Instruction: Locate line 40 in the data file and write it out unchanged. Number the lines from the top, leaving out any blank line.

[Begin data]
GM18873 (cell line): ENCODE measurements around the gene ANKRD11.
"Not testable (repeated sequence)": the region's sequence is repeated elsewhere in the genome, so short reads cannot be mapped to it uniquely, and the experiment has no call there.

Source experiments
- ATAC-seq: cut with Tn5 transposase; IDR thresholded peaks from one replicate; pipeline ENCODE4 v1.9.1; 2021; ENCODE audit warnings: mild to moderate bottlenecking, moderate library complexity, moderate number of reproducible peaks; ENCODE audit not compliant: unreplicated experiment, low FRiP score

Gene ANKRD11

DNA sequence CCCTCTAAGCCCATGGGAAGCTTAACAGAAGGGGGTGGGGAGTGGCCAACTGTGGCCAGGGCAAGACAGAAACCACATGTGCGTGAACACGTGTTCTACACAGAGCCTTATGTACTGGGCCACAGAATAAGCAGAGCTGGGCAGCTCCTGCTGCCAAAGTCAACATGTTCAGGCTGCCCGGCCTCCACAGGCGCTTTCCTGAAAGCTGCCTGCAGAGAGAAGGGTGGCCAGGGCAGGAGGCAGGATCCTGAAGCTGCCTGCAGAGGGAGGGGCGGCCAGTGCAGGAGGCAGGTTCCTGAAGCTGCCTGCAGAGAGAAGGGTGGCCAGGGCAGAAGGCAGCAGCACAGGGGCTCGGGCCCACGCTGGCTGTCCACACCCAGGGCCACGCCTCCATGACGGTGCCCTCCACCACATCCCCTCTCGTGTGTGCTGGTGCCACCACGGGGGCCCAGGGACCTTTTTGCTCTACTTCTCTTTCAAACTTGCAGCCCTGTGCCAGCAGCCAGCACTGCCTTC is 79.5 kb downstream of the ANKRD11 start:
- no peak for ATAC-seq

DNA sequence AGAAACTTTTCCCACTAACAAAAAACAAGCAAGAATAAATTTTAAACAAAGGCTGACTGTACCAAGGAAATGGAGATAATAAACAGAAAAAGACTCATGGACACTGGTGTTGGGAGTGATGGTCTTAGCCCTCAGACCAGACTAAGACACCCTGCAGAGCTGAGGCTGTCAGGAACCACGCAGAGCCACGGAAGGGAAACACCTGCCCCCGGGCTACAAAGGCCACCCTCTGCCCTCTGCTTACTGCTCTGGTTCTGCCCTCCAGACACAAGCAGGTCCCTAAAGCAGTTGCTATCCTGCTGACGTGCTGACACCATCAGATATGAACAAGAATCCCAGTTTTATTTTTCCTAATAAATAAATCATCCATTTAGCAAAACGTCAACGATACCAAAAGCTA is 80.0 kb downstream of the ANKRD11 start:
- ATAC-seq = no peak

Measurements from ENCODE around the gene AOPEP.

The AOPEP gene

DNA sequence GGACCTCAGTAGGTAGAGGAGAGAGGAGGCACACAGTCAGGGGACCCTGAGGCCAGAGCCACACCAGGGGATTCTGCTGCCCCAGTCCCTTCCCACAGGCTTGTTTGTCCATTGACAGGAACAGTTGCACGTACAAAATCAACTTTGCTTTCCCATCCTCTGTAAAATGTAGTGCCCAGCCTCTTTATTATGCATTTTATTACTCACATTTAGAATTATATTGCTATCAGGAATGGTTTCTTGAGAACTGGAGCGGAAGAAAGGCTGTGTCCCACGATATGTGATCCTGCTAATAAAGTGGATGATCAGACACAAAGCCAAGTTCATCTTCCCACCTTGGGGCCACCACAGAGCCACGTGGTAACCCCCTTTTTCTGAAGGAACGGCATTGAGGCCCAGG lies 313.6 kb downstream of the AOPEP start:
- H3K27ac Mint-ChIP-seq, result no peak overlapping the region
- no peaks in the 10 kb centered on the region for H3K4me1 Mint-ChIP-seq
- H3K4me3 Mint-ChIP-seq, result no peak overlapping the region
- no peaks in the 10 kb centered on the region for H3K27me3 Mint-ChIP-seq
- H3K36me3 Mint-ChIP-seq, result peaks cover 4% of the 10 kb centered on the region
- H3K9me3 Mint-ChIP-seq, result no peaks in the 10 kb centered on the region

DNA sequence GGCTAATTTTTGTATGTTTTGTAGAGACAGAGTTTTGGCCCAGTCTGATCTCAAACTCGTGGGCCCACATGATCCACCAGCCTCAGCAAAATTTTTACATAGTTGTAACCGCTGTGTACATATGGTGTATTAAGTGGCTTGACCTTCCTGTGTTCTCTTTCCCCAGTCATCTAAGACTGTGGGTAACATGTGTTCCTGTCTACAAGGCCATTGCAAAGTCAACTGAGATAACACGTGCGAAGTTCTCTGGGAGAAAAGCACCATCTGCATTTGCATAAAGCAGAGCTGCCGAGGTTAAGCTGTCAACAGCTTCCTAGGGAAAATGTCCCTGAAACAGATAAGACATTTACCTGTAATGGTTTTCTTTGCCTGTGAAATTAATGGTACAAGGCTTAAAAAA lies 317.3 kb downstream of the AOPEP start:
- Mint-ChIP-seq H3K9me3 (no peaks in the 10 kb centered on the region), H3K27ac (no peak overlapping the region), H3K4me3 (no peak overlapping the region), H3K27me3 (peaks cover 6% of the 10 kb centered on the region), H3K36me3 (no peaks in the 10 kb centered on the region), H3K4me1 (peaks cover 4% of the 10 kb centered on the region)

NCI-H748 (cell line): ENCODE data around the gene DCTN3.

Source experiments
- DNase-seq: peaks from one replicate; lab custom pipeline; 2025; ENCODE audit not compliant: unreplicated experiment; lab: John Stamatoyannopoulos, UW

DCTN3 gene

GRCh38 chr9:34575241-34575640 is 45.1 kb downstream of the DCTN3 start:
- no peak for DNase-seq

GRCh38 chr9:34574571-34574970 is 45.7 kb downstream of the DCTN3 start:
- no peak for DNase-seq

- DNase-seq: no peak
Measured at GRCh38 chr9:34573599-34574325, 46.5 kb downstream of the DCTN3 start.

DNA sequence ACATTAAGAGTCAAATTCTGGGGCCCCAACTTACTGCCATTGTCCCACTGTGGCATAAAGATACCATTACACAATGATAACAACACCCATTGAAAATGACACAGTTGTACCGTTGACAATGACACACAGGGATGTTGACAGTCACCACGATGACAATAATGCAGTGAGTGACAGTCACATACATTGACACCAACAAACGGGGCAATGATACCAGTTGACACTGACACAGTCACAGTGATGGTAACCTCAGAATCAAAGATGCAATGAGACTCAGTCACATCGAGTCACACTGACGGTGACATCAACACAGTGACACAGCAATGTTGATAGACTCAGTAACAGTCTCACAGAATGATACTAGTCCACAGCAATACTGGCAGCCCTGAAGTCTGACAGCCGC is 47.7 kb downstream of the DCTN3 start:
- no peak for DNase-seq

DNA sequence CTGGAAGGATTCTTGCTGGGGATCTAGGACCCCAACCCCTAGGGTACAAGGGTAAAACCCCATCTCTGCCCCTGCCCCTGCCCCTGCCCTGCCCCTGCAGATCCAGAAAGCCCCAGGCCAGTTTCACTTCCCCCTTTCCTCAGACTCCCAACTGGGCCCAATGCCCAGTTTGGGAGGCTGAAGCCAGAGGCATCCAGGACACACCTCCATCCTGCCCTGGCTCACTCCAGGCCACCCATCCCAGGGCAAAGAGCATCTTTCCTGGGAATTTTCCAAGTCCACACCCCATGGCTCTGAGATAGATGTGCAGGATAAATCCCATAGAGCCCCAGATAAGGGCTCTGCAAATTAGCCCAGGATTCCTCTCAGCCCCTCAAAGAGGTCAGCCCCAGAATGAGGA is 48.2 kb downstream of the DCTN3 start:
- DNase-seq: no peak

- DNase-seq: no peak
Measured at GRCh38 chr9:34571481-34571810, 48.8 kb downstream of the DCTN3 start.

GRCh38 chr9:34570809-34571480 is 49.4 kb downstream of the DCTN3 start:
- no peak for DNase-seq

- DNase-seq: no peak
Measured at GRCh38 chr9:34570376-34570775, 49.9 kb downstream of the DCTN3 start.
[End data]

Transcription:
Measured at GRCh38 chr9:34570376-34570775, 49.9 kb downstream of the DCTN3 start.